Many of us won’t go back to the office until spring next year at the earliest. You’re stuck working from home but does it mean your career needs to be stuck as well?

Here are some tips to keep advancing professionally even when you’re working remotely.

Do a great job

That’s an obvious one but stay on top of your work and hand in any assignments on time. You don’t want anyone to worry about the quality of your work just because you’re working from home. One way to confirm that you can achieve this, is to make sure you have a good working internet that has fast speeds and can handle your workload when online. If you are worried that you don’t, you can do an internet speed test to check your levels. If it is not that great, then you will want to look at other internet packages that are fast and reliable.

Ask for feedback & set up regular check-ins

It’s absolutely ok to reach out for feedback more often now people aren’t in the same office. You might also want to consider asking your manager how often they want you to update them, with how much detail and how (email, phone call or perhaps a Slack message?). Your manager might be struggling too so they aren’t necessarily thinking about you but if you contact them to discuss communications expectations, it will give them enough time to think about what they want.

Also, it would allow you to have the face time that you’d normally have in the office. Tell them what your most recent achievement was as well – e.g. you created a new template that saved anyone time or identified some cost savings. You want your boss to be aware of what you’re achieving and keep track of it, perhaps in a Google doc.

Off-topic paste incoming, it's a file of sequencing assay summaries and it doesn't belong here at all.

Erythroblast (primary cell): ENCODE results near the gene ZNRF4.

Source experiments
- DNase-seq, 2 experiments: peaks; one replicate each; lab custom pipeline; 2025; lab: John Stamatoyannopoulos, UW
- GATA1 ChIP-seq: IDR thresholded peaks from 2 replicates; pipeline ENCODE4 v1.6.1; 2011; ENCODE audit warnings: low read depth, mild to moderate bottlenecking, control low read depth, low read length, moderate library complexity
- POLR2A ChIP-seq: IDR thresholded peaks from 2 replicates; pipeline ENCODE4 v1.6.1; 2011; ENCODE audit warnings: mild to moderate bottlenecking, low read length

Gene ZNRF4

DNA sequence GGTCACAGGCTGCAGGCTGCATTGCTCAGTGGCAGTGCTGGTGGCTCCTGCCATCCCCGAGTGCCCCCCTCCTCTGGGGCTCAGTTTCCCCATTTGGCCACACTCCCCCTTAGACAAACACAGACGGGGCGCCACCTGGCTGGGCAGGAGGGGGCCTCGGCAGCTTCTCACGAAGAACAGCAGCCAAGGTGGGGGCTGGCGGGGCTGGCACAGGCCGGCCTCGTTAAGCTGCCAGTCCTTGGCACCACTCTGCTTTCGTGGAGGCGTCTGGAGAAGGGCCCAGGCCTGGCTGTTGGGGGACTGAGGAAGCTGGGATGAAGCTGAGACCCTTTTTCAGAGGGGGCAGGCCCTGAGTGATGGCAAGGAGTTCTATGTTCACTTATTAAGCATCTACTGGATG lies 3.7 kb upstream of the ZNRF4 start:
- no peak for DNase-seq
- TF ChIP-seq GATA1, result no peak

Polish Your Skills

Unless the time you’ve saved on a commute has been consumed by your kids online schooling, you should have the time to polish your skills. Ask your manager what you should focus on improving – there are so many free or low-cost online classes available right now. 

If you have colleagues who have skills you admire e.g. creating complex PowerPoint presentations – ask them for advice on how to improve.

Be present & visible in online meetings

Don’t hide behind the screen or emails. Turn on your video camera during work calls. You want to come across as present and visible.  Try to come up with one smart comment or question during the online meeting, so you’re seen as bringing value.

Also, adapt your communication style to the person running a meeting. Some people like to chit chat first, others get right to business – figure out what their style is and adapt to it.

Learn video call etiquette – don’t stare at your phone when your camera is on during a video meeting. Put yourself on mute when you’re not talking.

Get Exposure

There are a lot of things you can do even when you’re stuck working at home to get exposure. You can offer to mentor new employees, volunteer for a task or a project that’s not part of your job to get experience or hold a virtual “lunch and learn” session to share your knowledge in a specific area.

If you’re aiming for a promotion or a move to another division, find even tiny ways to gain experience in the area you want to move into. That’s why it helps to connect with other people outside of your immediate team as well. Are there any virtual hangouts your company is hosting? If so, take advantage of them.

If you’re in an unlucky situation of having a boss who takes credit for your work and who doesn’t acknowledge your contributions, ask to join a meeting where your work is being presented if possible or ask your colleagues to acknowledge your contribution to the project.

It’s frustrating when our boss doesn’t advocate for you but there are other people in the organisation who can be your champions. Take a rational rather than emotional approach – any request that could make your boss look good is more likely to be considered. Focus on results as performance matters.

Finally, if you feel you just want to carry on as it is, that’s totally fine as well. Careers are long, 2020 has been super challenging and your health and mental wellbeing are more important than career advancement.




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